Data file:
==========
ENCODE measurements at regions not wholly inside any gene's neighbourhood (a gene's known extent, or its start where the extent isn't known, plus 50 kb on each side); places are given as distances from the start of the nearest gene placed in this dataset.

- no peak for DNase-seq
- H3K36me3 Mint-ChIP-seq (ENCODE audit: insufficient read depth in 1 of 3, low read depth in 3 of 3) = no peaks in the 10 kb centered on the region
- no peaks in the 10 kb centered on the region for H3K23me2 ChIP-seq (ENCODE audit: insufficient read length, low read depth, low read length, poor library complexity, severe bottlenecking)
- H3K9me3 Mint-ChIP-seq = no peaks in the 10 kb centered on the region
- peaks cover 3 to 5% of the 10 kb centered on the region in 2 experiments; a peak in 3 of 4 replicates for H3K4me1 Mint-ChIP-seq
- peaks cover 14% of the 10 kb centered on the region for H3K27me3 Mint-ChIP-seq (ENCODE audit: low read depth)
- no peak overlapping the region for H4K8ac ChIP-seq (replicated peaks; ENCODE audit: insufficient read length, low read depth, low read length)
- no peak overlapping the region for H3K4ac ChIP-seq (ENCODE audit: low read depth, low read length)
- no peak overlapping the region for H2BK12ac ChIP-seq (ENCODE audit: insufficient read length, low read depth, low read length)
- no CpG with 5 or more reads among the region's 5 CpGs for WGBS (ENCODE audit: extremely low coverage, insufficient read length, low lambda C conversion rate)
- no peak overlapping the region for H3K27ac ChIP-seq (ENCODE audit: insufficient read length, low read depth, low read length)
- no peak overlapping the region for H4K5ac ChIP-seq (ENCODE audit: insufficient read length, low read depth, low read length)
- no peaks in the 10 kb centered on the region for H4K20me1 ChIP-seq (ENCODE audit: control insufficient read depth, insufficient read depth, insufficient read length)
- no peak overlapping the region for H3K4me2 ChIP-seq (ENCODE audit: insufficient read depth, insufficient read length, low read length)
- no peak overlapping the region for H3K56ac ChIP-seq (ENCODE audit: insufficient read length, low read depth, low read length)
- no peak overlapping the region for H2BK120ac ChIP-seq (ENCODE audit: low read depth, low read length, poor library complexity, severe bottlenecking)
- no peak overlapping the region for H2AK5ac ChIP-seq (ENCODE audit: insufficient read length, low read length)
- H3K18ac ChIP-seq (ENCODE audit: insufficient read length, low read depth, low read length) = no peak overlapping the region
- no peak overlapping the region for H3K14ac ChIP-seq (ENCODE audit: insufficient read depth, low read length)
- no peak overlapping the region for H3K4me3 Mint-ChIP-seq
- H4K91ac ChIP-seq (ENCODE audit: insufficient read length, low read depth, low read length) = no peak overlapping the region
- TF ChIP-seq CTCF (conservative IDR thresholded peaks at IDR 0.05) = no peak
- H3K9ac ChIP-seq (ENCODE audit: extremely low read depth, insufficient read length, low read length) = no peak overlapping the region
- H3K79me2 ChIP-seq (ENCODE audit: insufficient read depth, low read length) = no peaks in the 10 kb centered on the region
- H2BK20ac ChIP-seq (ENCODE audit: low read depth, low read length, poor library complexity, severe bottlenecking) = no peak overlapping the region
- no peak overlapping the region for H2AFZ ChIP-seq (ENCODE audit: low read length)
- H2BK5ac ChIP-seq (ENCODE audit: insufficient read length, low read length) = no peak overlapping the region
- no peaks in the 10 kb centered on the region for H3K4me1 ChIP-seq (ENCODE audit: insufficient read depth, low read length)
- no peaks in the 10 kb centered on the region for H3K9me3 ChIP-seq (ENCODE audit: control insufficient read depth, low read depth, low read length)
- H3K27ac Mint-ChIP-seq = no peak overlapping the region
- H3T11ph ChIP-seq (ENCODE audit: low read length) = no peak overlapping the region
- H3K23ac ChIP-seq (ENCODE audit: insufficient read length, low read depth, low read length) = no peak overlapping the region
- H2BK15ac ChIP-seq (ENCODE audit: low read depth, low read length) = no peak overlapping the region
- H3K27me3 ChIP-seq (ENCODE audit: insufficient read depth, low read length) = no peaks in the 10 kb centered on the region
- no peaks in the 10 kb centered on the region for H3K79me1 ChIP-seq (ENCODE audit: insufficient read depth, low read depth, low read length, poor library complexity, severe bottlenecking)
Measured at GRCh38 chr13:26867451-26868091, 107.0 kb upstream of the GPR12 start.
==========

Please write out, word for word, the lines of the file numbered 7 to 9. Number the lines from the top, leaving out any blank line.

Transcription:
- peaks cover 14% of the 10 kb centered on the region for H3K27me3 Mint-ChIP-seq (ENCODE audit: low read depth)
- no peak overlapping the region for H4K8ac ChIP-seq (replicated peaks; ENCODE audit: insufficient read length, low read depth, low read length)
- no peak overlapping the region for H3K4ac ChIP-seq (ENCODE audit: low read depth, low read length)